"We need to protect our students' privacy," echoed Marie Neisess, president of the Clark County Education Association.

In the meantime, Zink said they ask parents to take a more active role in their children’s' lives. "Many parents don't know what their children do when they leave the home," he says. 

Parent engagement is "the core of what we believe in," said Garcia. "I think there's two challenges, though. One, we as a community need to agree with that message. We need to recognize that schools can't solve everything. Schools are intended to be educational institutions. And we are asking schools every year to do more and more, whether it's food service to mental health, and sometimes it is the best place to reach our kids. But we need to be mindful of what that burden is."

"Las Vegas has a lot of opportunities for kids to get involved in things that as a parent, I may not want my child to be involved in," she said.

Leaders have urged families to use SafeVoice, an app where anonymous reports can be made regarding violence, bullying, mental health issues and more.

What can teachers do in the moment?

Neisess, who is a teacher, shares the unclear answer. She said CCSD has policies in place, but it's handled differently school-to-school. "We're not supposed to put our hands on the students," she says, "but we don't have school police on campus, and I wasn't trained to de-escalate fights."


"Our social workers have 600 students or more," and are being pulled to substitute teach. "Not every school [in CCSD] has a counselor," says Marie Neisess, the president of the Clark County Education Association. 

She says it's important for students to have those resources.

School police "should be the last resort" in a violent situation, said Garcia. "Many people don't want to see school police at all, they want to see social workers," but when violence occurs, they say, "'Well, who's going to address that?'"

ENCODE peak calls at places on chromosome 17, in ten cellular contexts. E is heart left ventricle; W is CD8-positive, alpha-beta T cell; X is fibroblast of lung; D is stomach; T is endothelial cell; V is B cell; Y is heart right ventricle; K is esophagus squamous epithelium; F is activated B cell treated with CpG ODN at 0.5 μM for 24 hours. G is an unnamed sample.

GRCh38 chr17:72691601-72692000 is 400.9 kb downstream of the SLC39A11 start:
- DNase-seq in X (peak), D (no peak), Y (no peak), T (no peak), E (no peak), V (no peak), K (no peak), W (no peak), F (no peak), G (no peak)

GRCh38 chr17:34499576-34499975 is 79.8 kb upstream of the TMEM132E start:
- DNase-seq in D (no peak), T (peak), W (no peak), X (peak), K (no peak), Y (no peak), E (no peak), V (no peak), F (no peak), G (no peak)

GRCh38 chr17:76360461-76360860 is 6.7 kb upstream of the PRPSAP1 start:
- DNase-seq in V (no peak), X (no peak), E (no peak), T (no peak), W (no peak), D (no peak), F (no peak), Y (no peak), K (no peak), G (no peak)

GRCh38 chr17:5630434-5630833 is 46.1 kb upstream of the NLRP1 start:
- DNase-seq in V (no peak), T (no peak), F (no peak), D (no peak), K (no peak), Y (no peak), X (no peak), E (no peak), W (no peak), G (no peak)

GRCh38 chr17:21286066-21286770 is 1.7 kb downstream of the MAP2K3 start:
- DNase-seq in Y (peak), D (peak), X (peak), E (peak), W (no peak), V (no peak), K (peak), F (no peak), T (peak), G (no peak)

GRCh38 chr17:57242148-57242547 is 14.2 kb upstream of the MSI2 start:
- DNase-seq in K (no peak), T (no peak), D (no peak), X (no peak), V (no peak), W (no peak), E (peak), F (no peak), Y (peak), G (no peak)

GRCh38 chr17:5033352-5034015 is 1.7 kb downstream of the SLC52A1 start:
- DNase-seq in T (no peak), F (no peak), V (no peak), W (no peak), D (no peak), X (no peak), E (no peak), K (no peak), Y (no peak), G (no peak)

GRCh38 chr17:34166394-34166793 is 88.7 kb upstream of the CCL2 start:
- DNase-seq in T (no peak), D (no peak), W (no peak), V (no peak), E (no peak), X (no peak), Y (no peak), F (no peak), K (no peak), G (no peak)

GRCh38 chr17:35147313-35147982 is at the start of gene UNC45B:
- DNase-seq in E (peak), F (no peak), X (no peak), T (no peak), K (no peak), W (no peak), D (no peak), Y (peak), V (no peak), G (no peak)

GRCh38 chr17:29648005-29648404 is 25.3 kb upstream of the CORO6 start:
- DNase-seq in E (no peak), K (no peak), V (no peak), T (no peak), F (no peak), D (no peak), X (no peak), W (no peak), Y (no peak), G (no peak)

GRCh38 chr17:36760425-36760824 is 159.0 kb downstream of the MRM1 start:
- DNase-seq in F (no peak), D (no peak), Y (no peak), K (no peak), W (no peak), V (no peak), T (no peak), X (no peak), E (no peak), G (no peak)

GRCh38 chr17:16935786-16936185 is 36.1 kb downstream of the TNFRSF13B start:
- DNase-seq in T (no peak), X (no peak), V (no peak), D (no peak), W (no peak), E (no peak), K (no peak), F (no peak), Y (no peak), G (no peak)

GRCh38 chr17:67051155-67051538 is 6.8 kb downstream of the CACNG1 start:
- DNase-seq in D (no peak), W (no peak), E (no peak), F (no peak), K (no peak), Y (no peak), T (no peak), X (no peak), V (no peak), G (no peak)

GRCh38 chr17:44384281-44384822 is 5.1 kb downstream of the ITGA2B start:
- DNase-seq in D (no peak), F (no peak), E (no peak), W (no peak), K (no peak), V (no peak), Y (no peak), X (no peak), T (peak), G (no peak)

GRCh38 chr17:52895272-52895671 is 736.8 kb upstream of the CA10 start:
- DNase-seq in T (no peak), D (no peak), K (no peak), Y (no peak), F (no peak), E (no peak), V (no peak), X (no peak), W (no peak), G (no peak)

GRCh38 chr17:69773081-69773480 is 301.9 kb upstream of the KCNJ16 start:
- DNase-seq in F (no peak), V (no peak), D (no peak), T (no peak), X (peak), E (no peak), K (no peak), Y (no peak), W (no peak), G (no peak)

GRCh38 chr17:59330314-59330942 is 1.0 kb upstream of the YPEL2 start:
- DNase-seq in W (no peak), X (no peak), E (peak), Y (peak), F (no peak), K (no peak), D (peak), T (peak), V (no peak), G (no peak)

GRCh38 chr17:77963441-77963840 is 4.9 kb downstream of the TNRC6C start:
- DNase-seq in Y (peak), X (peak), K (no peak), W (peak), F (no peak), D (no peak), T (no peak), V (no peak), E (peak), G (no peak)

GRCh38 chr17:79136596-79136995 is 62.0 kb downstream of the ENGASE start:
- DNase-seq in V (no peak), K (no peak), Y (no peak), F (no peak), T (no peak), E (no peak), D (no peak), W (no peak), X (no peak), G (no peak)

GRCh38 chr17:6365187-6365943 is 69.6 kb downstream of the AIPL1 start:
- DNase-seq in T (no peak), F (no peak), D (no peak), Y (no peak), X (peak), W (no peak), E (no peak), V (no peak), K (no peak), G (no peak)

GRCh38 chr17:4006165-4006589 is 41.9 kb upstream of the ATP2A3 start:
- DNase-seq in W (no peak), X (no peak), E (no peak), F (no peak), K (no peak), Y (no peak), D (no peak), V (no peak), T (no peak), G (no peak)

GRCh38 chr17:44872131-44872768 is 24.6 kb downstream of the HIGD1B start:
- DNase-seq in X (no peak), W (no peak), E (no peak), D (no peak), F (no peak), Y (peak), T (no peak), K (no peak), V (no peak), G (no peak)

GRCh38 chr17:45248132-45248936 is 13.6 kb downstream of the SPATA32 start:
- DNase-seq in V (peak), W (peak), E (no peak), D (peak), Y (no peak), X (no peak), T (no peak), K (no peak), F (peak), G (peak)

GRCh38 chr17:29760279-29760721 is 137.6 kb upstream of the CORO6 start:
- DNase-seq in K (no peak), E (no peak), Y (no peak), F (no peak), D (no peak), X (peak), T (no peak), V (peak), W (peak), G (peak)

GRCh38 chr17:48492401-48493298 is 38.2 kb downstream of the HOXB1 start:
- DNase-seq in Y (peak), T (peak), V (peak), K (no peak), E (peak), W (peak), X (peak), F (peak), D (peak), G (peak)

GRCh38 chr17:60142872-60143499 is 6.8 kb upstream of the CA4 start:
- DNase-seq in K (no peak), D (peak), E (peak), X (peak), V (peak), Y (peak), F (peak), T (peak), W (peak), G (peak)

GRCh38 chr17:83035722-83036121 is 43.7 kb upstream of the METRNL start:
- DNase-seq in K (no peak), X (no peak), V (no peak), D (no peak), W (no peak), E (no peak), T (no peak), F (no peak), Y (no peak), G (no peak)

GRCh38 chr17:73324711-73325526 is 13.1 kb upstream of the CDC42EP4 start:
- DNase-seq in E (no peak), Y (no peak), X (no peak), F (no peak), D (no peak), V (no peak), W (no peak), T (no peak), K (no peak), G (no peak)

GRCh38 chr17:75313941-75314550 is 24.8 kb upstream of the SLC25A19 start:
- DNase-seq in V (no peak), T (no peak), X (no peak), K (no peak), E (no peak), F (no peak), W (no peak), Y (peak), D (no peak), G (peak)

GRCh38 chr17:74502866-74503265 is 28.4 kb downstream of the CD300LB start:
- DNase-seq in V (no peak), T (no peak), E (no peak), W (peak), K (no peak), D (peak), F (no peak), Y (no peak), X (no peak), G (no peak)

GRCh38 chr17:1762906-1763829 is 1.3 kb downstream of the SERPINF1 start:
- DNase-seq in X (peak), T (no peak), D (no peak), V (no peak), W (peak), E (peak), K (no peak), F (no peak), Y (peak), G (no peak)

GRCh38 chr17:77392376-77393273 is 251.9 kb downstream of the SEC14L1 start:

She says leaders need to focus on the root issue, like conflict resolution. "Those issues should have been taught at the elementary level."

“We have seen not an increase of calls, but an increase of the violence, a lack of empathy, and a lack of respect to our adult authority,” said Brigid Duffy, juvenile division director of the county District Attorney’s Office.

Daniel from Las Vegas called into the program: "They don't get paid enough. If teachers were paid twice what they're currently paid, they wouldn't get paid enough to get involved in a fight," he said.

He shared a story from his daughter's school, where students were pepper sprayed. "You're dealing with children who are hormonal and have high emotions and can't be talked down in the same way an adult can."

Ultimately, leaders of education agreed problems need to be addressed before they turn violent, and resources are needed for that.

"We've never been funded adequately. And right now we need our social workers and our counselors more than ever, and we don't have the funding to make sure that we have them here," Neisess said.

Bryan Zink, lieutenant and spokesman, Clark County School District Police Department; Marie Neisess, president, Clark County Education Association; Rebecca Dirks Garcia, president, Nevada PTA

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Kristen Kidman is a former senior producer at KNPR’s State of Nevada and is proud to be from Las Vegas.
Kristen DeSilva (she/her) is the audience engagement specialist for Nevada Public Radio. She curates and creates content for, our weekly newsletter and social media for Nevada Public Radio and Desert Companion.